Trends in Consumers’ Time Spent with Media

DECEMBER 28, 2010

There are only so many hours per day that consumers can spend watching TV, reading newspapers and surfing the internet. But as marketers may suspect, the time devoted to media is undergoing some not-so-subtle changes.

eMarketer recently conducted a meta-analysis of data from dozens of research firms using a variety of methodologies. The result is a series of estimates of how much time consumers spend with all major media, regardless of multitasking or simultaneous usage, from 2008 to 2010. The estimates apply to average media usage of the general public, not solely to the users of each medium.


The average time spent with all major media combined increased from about 10.6 hours in 2008 to 11 hours in 2010, according to eMarketer. TV and video (not including online video) captured the lion’s share of all media time, about 40% each year. The  share of media time increased over the same period, from 21.5% to 23.5%, as did mobile’s share, from 5% to 7.5%. The share of time spent with magazines and newspapers fluctuated between 10% and 7.5%, while radio and all other media—video games, movies in theaters and outdoor media—declined.

Time for Baby Boomers to Retire? Don’t Count on It

By MATTHEW SCOTT Posted 10:00 AM 02/17

This year, the first members of the baby boomer generation will come of age for retirement. But as this milestone passes, a recent survey suggests many feel they will have to work at least four years longer than they originally planned, due to the recent economic downturn. It appears the Great Recession may have tarnished the boomer’s golden years forever.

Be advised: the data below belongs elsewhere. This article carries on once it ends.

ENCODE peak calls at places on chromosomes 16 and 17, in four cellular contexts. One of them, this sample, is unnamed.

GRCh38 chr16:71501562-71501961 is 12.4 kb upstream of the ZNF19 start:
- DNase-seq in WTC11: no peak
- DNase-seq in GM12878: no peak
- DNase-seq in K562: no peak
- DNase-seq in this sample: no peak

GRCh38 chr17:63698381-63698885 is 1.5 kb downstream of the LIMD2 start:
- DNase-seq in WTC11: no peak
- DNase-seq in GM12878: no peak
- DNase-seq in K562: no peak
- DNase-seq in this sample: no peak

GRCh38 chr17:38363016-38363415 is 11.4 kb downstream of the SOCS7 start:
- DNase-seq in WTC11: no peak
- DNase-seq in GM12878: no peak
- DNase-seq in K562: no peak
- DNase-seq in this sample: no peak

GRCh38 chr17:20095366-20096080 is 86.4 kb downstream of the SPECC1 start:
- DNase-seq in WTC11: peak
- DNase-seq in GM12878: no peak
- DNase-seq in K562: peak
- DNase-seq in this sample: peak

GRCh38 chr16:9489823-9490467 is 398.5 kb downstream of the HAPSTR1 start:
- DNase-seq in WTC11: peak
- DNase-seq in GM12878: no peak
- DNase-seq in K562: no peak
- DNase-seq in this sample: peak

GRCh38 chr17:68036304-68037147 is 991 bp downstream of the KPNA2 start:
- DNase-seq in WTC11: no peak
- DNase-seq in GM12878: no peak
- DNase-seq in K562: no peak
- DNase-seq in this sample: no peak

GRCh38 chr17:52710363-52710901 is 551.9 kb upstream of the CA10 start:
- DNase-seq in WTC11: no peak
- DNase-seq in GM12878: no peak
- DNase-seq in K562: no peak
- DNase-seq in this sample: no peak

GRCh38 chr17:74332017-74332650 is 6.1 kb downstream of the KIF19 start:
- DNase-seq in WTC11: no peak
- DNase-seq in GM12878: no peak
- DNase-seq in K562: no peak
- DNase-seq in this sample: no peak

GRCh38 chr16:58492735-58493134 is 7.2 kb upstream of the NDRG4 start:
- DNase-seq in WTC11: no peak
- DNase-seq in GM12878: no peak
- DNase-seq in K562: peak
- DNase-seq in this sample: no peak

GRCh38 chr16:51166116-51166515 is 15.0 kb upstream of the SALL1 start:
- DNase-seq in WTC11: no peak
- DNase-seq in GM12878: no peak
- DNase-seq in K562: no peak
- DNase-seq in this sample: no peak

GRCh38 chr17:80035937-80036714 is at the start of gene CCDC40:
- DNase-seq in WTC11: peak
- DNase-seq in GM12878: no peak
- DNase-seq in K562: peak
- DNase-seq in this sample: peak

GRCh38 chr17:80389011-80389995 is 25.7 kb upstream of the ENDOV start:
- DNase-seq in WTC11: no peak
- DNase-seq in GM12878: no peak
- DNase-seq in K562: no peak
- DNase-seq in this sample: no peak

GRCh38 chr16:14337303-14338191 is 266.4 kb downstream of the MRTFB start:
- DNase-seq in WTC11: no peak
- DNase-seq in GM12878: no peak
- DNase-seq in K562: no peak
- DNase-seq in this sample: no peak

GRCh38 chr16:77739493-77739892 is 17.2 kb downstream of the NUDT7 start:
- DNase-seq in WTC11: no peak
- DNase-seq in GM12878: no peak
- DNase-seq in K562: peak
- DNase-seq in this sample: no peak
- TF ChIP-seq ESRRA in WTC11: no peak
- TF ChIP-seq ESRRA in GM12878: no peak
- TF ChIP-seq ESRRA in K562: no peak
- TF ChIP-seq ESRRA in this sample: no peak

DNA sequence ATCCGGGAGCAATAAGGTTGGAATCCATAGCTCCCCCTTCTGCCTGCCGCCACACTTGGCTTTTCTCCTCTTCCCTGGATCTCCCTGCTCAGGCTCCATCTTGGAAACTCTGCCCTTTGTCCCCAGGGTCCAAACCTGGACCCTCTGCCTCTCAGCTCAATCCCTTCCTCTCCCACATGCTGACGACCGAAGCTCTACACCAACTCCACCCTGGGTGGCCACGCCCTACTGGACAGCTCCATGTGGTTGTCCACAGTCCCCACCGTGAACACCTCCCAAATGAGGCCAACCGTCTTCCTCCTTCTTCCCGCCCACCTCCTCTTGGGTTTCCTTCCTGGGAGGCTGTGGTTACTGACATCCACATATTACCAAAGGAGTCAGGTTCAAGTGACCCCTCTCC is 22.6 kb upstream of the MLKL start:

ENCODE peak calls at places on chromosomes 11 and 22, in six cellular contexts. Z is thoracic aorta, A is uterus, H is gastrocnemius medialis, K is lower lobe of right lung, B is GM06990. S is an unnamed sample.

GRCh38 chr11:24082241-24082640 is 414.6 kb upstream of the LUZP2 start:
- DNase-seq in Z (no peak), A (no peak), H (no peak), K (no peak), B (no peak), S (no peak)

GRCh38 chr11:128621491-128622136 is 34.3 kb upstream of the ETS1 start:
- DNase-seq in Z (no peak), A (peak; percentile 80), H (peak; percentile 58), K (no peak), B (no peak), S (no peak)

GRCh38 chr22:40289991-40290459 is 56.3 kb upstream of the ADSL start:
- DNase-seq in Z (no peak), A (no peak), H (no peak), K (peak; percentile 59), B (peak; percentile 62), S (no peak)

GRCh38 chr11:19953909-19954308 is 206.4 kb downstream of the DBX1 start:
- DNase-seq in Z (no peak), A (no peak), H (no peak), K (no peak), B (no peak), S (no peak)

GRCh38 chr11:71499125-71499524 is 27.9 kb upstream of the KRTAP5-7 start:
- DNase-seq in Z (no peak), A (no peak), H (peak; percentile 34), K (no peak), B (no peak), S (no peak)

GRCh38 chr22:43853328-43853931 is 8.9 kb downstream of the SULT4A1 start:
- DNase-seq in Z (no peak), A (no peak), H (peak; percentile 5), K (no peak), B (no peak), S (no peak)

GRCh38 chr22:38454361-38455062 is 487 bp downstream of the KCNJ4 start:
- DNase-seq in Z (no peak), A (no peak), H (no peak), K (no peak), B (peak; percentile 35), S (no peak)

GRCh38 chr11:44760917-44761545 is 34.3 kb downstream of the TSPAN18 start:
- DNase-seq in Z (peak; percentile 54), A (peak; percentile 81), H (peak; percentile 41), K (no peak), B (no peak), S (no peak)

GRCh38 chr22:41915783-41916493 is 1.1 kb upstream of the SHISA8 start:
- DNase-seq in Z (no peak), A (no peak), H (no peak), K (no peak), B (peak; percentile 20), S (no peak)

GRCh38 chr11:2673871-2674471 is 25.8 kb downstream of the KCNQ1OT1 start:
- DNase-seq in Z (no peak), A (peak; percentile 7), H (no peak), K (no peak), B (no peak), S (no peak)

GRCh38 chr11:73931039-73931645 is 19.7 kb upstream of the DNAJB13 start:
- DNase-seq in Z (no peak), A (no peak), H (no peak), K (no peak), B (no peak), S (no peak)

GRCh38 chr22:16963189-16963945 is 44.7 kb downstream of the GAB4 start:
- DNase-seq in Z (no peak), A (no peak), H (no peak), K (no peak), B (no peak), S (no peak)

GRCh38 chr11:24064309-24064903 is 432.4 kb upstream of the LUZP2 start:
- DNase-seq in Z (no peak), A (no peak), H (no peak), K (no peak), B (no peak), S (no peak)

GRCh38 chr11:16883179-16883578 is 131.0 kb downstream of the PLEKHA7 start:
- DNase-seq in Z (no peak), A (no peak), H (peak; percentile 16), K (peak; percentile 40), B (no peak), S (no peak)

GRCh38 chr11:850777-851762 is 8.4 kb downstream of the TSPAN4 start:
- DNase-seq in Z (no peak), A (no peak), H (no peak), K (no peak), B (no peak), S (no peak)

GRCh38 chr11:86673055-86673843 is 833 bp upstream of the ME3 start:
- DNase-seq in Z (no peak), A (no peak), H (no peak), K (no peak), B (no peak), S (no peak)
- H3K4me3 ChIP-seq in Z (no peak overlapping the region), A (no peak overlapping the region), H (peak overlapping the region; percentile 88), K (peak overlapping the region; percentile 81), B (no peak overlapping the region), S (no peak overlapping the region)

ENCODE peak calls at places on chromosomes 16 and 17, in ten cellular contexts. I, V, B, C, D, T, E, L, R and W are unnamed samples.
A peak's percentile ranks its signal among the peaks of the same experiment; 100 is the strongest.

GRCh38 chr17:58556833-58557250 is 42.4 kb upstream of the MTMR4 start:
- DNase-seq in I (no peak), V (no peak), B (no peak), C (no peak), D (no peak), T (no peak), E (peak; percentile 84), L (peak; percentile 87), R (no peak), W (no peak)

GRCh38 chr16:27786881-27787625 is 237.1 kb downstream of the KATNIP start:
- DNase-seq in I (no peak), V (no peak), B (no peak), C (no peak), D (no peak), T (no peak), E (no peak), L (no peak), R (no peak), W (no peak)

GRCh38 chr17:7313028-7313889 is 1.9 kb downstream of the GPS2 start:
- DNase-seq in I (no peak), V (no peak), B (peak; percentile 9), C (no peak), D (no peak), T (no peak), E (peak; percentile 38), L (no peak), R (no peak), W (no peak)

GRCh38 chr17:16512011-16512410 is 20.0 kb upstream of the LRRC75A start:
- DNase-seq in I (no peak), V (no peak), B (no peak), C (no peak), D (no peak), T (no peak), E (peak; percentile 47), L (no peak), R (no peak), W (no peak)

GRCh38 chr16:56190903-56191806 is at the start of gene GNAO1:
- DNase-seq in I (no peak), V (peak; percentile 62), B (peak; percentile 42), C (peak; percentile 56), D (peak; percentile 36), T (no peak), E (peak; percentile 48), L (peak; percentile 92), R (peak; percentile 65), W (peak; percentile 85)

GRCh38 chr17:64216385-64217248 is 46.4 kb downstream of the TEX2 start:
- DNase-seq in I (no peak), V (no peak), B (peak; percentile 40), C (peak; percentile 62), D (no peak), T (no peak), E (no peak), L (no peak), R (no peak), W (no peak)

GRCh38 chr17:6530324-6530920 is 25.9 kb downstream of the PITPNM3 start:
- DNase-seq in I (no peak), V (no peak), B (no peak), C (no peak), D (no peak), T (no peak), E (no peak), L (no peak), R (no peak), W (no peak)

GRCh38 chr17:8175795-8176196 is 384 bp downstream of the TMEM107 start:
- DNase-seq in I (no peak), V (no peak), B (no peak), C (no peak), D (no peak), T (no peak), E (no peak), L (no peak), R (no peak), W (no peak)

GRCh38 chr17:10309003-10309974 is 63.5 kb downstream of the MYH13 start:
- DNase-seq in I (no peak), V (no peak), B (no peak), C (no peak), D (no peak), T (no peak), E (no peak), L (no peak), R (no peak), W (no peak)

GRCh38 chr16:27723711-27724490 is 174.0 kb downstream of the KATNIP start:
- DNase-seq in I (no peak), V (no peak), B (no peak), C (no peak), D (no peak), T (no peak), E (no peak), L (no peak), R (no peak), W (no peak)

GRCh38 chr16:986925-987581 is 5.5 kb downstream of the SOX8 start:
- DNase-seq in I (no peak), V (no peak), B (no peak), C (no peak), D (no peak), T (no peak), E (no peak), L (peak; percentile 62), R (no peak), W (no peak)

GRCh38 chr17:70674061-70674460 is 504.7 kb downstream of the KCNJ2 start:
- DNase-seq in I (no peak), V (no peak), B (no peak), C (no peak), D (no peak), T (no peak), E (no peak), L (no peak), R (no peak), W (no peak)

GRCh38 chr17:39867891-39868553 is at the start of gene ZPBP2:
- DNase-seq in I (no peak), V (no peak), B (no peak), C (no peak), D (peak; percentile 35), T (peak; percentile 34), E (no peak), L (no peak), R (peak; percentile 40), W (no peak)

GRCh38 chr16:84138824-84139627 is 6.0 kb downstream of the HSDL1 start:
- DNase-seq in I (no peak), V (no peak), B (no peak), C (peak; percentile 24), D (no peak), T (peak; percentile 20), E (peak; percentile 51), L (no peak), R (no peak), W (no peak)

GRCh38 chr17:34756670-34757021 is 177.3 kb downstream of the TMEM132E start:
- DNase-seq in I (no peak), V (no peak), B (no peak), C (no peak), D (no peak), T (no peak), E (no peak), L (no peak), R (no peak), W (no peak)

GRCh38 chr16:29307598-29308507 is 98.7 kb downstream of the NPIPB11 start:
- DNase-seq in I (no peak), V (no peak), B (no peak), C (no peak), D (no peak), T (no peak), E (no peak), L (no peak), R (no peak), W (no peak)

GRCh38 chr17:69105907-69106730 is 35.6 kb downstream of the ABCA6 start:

Baby boomers, born between 1946 and 1964, number 77 million and represent about 37% of the nation’s total population aged 16 or older. According to an American Institute of Certified Public Accountants (AICPA) survey of CPA financial planners, 79% said they had at least one boomer client who has delayed retirement because of the economy. When asked how many extra years those boomer clients expected to work, the CPAs said 32.3% responded that they needed 1 to 3 years, 39.3% said 4 to 6 years, 9.8% said 7 to 10 years, and 3.7% said more than 10 years.

This grim view of retirement lingers — despite the fact that many people are feeling more confident about the financial markets and the rebounding U.S. economy. What may be even more depressing, however, is that the people who have the financial assets to make them relatively well-prepared for retirement still feel that they will have to work additional years into retirement. The CPAs surveyed have clients who typically have between $500,000 and $5 million in assets. So if those folks feel they will have to work more years before retiring, it’s hard to fathom what people without such nest eggs may be facing.

The one thing boomers seem to be certain about is that they’ll need to get a little more silver if they hope to enjoy their golden years.